Organizing a German coal phase-out

Pao-Yu Oei, Christian von Hirschhausen and Hanna Brauers

Coal-fired power plants are responsible for about a third of total carbon dioxide emissions in Germany. The 2015 price for CO2 emissions allowances under the European Union Emissions Trading System (EU ETS), however, was too low for a market-driven transition from coal to less CO2-intensive energy sources, such as natural gas, in the near future. Failure to reduce the persistently high level of coal-based power generation puts Germany’s short- and long-term climate targets at risk and undermines a successful Energiewende. The introduction of the market stability reserve as well as the adjustment of the reduction factor were important, yet not sufficient, changes to strengthen the EU ETS. This paper analyses policies to reduce GHG emissions and to induce the phasing-out of coal in the German electricity sector. Possible accompanying measures to reduce coal-based power generation in Germany include minimum fuel efficiency or greater flexibility requirements, national minimum prices for CO2 emission allowances, capacity mechanisms, a residual emissions cap for coal-fired power plants, emissions performance standards, capacity mechanisms, and alternative transmission expansion policies. All these national policy measures could be implemented in parallel to the implemented reforms of the EU ETS. A strengthened EU-ETS supplemented by national instruments forms a framework to secure a continuous reduction of GHGs in line with national and European climate targets. Limiting German GHGs to meet the climate target implies a coal phase-out in Germany by the 2040s. Analyses show that an overall phase-out by 2040 is possible without risking resource adequacy at any point. The majority of actors, including but not limited to renewables, even benefit from such a trend. The resulting net employment effects differ across regions and sectors, but are expected to be positive for the aggregate of all regions.     Download full paper PDF »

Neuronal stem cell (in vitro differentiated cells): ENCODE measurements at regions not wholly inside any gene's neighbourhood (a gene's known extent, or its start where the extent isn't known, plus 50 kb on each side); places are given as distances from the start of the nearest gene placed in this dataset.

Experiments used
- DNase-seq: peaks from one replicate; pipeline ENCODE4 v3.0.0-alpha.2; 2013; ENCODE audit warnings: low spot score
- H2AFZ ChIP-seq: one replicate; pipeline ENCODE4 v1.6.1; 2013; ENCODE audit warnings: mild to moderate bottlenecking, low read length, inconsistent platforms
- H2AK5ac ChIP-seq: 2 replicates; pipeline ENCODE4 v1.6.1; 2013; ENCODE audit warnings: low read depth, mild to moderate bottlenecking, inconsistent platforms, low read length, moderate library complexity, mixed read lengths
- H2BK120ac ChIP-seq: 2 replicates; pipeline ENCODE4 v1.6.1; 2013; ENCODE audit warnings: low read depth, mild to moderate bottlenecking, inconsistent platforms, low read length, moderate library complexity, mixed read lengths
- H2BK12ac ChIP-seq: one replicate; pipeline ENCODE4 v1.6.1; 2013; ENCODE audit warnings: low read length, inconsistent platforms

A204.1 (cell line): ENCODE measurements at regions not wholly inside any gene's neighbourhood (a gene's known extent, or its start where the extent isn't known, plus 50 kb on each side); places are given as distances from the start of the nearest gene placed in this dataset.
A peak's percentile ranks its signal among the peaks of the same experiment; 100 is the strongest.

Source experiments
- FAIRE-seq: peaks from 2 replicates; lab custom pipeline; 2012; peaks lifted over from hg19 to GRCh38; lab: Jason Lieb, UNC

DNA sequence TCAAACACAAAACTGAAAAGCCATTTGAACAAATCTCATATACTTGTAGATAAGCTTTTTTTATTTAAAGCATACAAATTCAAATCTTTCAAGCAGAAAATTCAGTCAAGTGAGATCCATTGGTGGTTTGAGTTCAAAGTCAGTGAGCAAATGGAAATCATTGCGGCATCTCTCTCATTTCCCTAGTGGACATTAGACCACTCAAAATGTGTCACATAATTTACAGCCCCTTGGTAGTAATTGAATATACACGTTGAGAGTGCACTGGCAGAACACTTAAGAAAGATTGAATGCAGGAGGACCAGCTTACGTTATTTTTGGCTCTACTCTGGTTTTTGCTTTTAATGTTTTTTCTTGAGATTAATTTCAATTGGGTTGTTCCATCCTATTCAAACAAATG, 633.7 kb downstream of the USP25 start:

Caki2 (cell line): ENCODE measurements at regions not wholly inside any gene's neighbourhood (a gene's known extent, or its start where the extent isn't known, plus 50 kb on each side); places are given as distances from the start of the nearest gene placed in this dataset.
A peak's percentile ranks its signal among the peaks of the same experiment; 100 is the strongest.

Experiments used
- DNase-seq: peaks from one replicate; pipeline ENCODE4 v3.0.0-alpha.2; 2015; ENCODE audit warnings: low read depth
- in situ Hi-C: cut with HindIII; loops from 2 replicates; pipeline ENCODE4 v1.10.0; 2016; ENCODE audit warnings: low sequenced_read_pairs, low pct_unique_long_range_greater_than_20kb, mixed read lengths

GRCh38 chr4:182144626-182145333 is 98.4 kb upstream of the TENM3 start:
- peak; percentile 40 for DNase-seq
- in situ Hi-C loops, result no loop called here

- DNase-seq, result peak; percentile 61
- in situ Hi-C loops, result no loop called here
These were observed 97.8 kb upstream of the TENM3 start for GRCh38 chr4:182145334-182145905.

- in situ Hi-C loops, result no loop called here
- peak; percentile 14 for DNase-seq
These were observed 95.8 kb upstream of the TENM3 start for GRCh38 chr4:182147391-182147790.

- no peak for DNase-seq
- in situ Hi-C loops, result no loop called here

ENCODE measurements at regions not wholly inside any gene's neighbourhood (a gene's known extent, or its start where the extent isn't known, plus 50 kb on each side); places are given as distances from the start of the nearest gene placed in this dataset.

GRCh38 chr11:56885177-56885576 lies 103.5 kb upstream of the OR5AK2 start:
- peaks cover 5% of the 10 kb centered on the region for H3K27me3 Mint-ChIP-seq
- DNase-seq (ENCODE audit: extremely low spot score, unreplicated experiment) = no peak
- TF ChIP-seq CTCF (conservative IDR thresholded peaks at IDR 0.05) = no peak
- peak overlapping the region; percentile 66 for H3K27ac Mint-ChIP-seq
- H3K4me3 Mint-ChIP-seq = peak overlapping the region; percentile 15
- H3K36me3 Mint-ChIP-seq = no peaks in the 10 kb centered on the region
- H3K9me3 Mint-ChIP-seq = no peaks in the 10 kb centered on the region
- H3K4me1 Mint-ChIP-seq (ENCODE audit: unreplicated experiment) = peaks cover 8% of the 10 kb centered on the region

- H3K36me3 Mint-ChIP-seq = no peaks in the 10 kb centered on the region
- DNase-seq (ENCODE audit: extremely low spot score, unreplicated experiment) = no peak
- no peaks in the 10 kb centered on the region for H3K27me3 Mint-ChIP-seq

The emission implications of South Africa’s elite transition

Jesse Burton